In the remote island community of Kake, Alaska, members of the Tlingit tribe have begun to benefit from a cheaper, cleaner source of electricity.
Thanks in part to $3 million in grants from the federal government, Inside Passage Electric Cooperative rebuilt an abandoned dam to provide hydropower so the community would no longer be dependent solely on diesel fuel. Since the project came online in October 2020, it has saved nearly 71,000 gallons of fuel and more than $165,000 in fuel costs.
What’s more, the Juneau-based co-op’s small hydropower projects in Kake and Hoonah have helped increase populations of the state’s iconic salmon by improving stream habitat and restoring salmon passageways. That’s especially important to co-op members on Kake, who live off the land by fishing and hunting.
“We couldn’t be more pleased,” says co-op CEO Jodi Mitchell. “It’s been a huge success.”
IPEC’s hydropower project is just one example of how co-ops throughout the country have put federal grants to good use to strengthen their grids, invest in renewable energy, improve cybersecurity or offer high-speed internet to unserved communities.
Many co-ops are seeking to bring more innovation to rural communities by tapping into federal grants from the bipartisan Infrastructure Investment and Jobs Act, which Congress passed last November. The bill will provide billions of dollars in grants over five years for broadband deployment, electric vehicle charging networks, electric transmission, energy storage, carbon capture and other clean energy technologies.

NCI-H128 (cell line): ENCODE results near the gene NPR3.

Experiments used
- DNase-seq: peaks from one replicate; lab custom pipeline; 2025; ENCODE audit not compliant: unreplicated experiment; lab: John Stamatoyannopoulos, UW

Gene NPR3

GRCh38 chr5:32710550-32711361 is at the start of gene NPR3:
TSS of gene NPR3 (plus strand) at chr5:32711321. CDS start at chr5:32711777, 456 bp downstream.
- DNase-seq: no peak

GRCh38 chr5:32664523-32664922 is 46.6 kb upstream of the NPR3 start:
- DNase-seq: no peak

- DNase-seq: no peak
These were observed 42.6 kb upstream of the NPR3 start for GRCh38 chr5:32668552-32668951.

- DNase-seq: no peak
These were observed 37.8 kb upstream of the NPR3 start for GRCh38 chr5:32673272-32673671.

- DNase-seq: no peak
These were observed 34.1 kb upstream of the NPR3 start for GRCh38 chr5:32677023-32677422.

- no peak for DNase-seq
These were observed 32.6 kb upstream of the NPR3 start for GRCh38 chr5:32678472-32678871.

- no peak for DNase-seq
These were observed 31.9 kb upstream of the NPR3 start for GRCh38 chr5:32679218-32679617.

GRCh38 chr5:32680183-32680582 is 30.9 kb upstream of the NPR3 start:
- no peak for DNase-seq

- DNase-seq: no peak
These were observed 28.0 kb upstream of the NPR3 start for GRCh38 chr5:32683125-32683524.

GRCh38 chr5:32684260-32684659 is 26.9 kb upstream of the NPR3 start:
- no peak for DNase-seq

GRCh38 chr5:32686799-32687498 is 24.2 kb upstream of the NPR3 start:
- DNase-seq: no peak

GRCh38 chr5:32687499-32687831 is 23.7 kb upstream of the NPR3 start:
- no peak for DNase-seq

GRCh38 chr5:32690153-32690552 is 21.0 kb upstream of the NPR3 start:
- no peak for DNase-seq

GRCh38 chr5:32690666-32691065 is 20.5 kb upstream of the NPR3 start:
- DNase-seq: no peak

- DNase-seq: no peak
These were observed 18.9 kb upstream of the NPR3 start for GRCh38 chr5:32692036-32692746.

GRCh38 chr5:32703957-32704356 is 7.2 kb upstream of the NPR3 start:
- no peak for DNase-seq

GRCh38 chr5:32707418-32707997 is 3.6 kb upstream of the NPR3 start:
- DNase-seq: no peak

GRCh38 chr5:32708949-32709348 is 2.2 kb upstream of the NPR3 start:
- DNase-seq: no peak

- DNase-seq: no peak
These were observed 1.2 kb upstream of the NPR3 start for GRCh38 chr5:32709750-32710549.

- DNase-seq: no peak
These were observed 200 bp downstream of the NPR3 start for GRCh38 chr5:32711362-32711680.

“Co-ops have already learned to be efficient with money because they’re not-for-profit,” says Emma Stewart, NRECA’s chief scientist. “They’re good at operating in a lean way and making the best use of the dollars they’re given.”
Stewart has worked with co-ops on several big initiatives over the past year, including a rural energy storage deployment program led by the Department of Energy (DOE) and projects to bring solar power to low-income and moderate-income communities.
“Co-ops are able to move in an agile way and can often deploy projects quicker than other applicants,” she says.
Grant money can make all the difference at not-for-profit co-ops seeking the resources to move their co-ops and communities forward.
“Grants are so important, because otherwise we’d have to borrow so much money that our rates would go up instead of down,” Mitchell says. “That’s just unacceptable.”
In upstate New York, Otsego Electric Cooperative is using a $7 million grant from the Federal Communications Commission to expand broadband beyond its membership to reach about 600 households in sparsely populated villages with little or no service.
The co-op began receiving grant money in January and hopes to complete the project later this year so that people can work from home, do schoolwork remotely or access telemedicine services.
“With this additional $7 million, we’ll go out and help our neighbors who are most in need of service,” says Tim Johnson, CEO of the Hartwick-based co-op with about 5,000 members. “Fortunately, this grant money came along. Otherwise, it would be a huge financial risk that most co-ops wouldn’t be able to take.”
Without the federal money, Otsego EC “probably could have done it with very low-interest funding,” he says. “But it would have taken a very long time, and people are desperate to have it now.”